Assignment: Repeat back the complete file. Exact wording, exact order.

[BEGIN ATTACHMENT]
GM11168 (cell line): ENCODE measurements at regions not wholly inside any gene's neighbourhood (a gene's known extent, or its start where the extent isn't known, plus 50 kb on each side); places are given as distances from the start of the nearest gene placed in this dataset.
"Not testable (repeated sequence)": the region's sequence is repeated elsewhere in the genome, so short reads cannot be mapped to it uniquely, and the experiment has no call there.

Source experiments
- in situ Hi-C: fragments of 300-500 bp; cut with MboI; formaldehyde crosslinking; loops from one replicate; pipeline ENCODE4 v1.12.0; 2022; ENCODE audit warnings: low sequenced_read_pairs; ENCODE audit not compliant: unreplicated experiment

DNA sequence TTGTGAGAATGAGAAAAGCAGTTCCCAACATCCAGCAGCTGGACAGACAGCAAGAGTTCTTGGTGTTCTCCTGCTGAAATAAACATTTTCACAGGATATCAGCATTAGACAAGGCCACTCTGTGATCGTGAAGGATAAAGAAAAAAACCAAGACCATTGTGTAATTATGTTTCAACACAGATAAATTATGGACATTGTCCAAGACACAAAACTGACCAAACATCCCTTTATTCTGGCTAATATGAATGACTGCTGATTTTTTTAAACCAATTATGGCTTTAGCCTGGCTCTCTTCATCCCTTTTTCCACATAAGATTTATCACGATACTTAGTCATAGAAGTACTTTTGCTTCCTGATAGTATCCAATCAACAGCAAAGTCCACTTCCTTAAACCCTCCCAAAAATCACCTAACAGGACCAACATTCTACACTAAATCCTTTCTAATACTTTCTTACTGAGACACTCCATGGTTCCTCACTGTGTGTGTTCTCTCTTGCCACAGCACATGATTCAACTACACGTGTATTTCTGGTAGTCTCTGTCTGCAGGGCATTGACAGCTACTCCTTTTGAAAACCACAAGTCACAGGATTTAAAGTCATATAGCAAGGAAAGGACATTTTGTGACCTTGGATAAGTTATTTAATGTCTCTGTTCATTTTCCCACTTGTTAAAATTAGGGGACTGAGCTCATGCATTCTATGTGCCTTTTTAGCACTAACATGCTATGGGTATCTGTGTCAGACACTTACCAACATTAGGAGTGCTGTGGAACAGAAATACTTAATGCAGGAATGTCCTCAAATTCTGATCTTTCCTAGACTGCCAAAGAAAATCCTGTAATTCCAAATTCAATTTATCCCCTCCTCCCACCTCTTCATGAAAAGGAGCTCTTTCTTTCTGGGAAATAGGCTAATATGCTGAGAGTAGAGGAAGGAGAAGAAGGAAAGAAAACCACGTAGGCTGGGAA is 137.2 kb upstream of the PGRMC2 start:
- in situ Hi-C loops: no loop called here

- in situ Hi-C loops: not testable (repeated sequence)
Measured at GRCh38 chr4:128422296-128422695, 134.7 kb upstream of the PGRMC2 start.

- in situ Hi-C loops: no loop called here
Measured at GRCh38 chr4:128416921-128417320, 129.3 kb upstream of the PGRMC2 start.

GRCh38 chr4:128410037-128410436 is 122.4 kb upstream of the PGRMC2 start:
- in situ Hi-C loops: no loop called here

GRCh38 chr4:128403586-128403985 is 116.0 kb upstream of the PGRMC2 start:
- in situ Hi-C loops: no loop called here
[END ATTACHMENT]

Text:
GM11168 (cell line): ENCODE measurements at regions not wholly inside any gene's neighbourhood (a gene's known extent, or its start where the extent isn't known, plus 50 kb on each side); places are given as distances from the start of the nearest gene placed in this dataset.
"Not testable (repeated sequence)": the region's sequence is repeated elsewhere in the genome, so short reads cannot be mapped to it uniquely, and the experiment has no call there.

Source experiments
- in situ Hi-C: fragments of 300-500 bp; cut with MboI; formaldehyde crosslinking; loops from one replicate; pipeline ENCODE4 v1.12.0; 2022; ENCODE audit warnings: low sequenced_read_pairs; ENCODE audit not compliant: unreplicated experiment

DNA sequence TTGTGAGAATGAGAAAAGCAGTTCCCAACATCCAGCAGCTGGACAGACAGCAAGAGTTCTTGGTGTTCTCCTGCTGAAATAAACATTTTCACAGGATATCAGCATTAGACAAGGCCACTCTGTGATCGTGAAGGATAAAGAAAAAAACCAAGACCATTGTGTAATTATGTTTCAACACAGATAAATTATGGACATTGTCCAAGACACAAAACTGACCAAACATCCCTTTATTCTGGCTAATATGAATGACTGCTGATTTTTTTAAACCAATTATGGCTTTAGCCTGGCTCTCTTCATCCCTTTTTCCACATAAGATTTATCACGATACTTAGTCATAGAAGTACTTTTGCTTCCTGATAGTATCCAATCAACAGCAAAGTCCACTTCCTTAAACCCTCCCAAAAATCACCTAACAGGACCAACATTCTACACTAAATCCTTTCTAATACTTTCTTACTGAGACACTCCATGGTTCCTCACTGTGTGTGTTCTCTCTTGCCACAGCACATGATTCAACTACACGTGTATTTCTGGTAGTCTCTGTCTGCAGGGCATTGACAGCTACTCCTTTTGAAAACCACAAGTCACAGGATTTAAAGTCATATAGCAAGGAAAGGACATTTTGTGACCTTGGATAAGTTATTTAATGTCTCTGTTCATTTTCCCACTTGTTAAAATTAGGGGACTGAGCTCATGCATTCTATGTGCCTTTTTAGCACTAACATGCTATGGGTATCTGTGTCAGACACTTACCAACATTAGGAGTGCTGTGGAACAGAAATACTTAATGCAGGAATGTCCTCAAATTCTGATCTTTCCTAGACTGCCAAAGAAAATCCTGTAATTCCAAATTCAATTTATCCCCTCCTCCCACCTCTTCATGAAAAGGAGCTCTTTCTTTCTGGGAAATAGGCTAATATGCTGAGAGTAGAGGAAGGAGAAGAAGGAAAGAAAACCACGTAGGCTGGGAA is 137.2 kb upstream of the PGRMC2 start:
- in situ Hi-C loops: no loop called here

- in situ Hi-C loops: not testable (repeated sequence)
Measured at GRCh38 chr4:128422296-128422695, 134.7 kb upstream of the PGRMC2 start.

- in situ Hi-C loops: no loop called here
Measured at GRCh38 chr4:128416921-128417320, 129.3 kb upstream of the PGRMC2 start.

GRCh38 chr4:128410037-128410436 is 122.4 kb upstream of the PGRMC2 start:
- in situ Hi-C loops: no loop called here

GRCh38 chr4:128403586-128403985 is 116.0 kb upstream of the PGRMC2 start:
- in situ Hi-C loops: no loop called here